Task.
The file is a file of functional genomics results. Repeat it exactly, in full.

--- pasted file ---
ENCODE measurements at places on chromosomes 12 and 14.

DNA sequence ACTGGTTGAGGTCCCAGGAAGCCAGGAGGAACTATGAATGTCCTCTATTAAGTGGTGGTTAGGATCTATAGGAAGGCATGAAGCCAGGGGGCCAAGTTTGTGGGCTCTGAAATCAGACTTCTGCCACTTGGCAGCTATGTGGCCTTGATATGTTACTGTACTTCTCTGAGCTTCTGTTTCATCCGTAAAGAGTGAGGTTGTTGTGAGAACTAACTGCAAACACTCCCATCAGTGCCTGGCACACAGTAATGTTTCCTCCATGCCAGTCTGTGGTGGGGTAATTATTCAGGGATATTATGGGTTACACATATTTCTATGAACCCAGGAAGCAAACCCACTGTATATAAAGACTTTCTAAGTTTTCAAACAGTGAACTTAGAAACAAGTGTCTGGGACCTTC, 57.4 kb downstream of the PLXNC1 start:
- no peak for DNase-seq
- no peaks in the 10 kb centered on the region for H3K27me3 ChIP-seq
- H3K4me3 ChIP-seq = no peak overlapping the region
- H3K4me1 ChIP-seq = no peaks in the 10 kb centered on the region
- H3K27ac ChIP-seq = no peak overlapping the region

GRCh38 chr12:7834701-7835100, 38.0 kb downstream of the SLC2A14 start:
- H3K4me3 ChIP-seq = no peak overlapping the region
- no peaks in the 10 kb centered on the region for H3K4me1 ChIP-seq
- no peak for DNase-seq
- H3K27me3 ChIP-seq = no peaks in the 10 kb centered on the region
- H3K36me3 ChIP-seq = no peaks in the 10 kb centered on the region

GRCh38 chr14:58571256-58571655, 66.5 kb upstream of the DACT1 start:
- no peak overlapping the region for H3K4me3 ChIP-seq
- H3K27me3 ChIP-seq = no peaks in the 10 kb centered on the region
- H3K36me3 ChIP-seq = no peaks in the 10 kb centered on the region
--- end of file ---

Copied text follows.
ENCODE measurements at places on chromosomes 12 and 14.

DNA sequence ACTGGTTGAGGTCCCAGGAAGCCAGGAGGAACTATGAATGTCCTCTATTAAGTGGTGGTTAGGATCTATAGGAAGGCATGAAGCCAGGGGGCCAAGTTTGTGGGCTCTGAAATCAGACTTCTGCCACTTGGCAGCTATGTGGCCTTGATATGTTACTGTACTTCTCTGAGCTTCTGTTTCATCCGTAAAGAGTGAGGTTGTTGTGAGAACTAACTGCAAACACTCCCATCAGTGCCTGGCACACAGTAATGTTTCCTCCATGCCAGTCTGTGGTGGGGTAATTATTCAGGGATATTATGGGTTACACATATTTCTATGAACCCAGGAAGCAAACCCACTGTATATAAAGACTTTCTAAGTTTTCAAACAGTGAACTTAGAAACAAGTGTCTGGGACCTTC, 57.4 kb downstream of the PLXNC1 start:
- no peak for DNase-seq
- no peaks in the 10 kb centered on the region for H3K27me3 ChIP-seq
- H3K4me3 ChIP-seq = no peak overlapping the region
- H3K4me1 ChIP-seq = no peaks in the 10 kb centered on the region
- H3K27ac ChIP-seq = no peak overlapping the region

GRCh38 chr12:7834701-7835100, 38.0 kb downstream of the SLC2A14 start:
- H3K4me3 ChIP-seq = no peak overlapping the region
- no peaks in the 10 kb centered on the region for H3K4me1 ChIP-seq
- no peak for DNase-seq
- H3K27me3 ChIP-seq = no peaks in the 10 kb centered on the region
- H3K36me3 ChIP-seq = no peaks in the 10 kb centered on the region

GRCh38 chr14:58571256-58571655, 66.5 kb upstream of the DACT1 start:
- no peak overlapping the region for H3K4me3 ChIP-seq
- H3K27me3 ChIP-seq = no peaks in the 10 kb centered on the region
- H3K36me3 ChIP-seq = no peaks in the 10 kb centered on the region